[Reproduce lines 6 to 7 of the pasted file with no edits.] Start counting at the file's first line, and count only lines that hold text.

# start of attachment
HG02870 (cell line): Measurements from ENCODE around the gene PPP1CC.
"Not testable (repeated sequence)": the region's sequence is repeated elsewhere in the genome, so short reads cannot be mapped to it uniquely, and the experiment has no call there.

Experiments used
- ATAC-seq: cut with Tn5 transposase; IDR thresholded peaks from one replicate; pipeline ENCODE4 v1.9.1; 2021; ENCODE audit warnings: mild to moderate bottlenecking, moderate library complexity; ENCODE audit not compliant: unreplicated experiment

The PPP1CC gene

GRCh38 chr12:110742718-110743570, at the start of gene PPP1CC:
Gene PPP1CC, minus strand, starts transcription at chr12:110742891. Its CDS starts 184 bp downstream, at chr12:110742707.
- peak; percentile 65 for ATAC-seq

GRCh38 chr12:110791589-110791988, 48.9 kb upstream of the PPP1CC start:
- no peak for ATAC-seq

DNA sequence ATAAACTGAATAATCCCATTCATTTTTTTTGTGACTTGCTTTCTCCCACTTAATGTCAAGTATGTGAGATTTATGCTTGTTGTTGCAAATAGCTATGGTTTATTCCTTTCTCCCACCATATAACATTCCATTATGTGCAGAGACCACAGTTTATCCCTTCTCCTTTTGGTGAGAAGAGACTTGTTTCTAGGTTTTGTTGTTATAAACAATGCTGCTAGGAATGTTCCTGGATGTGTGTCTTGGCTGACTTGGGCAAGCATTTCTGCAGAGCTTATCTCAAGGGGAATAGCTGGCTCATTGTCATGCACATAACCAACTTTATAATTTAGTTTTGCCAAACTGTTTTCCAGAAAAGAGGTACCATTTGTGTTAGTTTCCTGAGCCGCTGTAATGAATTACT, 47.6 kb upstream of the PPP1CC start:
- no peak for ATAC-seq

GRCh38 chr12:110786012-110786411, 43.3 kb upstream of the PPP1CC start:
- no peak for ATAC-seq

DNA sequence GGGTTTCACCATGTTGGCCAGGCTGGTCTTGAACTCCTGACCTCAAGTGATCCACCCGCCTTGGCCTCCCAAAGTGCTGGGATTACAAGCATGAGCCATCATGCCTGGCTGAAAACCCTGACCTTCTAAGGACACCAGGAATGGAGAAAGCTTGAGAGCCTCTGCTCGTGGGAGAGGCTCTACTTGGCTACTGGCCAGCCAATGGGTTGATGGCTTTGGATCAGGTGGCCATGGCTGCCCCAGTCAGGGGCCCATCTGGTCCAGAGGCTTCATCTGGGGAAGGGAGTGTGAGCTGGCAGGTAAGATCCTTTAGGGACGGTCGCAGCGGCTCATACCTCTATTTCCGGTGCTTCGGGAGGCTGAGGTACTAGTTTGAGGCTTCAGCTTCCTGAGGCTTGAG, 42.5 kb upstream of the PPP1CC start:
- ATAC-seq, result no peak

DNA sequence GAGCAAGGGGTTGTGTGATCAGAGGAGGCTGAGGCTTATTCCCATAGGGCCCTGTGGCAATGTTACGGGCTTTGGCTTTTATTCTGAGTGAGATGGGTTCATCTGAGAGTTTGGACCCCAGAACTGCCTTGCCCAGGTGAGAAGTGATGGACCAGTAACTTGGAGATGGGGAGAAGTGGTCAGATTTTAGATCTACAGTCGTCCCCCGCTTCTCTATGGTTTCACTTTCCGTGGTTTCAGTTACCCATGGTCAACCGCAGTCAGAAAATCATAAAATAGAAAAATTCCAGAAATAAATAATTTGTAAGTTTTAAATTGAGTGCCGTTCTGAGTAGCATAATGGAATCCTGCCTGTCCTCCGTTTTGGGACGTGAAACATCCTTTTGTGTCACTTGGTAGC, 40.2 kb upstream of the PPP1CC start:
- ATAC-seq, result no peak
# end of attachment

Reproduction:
GRCh38 chr12:110742718-110743570, at the start of gene PPP1CC:
Gene PPP1CC, minus strand, starts transcription at chr12:110742891. Its CDS starts 184 bp downstream, at chr12:110742707.